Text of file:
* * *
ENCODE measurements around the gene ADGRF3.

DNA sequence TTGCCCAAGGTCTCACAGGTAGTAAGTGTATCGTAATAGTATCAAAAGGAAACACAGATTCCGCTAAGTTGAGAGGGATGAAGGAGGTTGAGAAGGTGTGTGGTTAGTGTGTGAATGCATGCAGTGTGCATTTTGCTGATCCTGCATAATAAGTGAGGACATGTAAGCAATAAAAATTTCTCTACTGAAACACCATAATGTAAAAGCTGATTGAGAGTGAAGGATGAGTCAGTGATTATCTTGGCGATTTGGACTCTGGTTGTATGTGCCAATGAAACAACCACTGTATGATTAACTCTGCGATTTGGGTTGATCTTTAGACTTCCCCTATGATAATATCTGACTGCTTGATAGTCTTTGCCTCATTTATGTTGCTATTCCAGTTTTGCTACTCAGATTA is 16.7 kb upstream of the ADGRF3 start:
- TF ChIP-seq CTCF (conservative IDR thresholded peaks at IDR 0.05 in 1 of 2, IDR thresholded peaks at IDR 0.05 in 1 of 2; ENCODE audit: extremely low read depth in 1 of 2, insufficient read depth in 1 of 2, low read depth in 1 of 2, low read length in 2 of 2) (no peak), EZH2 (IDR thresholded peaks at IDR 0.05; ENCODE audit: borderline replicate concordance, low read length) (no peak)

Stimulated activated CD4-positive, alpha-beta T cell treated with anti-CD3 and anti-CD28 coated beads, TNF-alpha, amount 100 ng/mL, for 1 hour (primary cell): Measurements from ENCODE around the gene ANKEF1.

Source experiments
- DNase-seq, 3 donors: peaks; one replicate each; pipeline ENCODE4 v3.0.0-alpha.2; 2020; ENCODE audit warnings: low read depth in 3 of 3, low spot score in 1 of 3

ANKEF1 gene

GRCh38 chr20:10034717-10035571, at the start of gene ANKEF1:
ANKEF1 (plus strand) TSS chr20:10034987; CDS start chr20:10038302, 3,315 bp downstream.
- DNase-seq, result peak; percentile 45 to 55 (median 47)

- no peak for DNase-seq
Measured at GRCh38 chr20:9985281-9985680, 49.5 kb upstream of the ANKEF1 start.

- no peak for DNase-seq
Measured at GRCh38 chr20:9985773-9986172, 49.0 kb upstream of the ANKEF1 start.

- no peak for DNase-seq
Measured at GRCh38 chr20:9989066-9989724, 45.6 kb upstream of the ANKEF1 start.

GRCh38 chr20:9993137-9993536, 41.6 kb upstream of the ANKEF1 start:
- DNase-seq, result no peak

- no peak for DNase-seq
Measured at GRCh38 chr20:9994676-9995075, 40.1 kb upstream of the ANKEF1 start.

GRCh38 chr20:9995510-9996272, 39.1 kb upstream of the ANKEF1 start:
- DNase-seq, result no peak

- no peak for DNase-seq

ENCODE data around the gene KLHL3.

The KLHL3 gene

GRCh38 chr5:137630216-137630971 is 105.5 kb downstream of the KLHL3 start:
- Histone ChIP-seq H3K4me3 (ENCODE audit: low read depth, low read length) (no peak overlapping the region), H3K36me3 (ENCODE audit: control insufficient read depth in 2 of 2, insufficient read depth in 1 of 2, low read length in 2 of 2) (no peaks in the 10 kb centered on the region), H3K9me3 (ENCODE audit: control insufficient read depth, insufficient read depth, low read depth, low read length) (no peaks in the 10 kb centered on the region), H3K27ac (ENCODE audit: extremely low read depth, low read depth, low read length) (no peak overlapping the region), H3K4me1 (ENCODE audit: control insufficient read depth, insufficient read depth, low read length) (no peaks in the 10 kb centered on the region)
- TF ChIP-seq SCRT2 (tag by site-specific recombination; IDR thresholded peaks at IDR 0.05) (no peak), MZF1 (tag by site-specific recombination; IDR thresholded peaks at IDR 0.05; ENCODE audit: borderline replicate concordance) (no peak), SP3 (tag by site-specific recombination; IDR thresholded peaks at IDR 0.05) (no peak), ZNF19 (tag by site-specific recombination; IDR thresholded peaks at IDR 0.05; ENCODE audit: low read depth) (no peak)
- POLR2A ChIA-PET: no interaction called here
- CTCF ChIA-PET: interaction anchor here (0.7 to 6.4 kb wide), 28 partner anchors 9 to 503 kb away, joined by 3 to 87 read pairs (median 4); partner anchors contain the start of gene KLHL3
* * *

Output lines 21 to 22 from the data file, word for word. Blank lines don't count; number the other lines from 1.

GRCh38 chr20:9995510-9996272, 39.1 kb upstream of the ANKEF1 start:
- DNase-seq, result no peak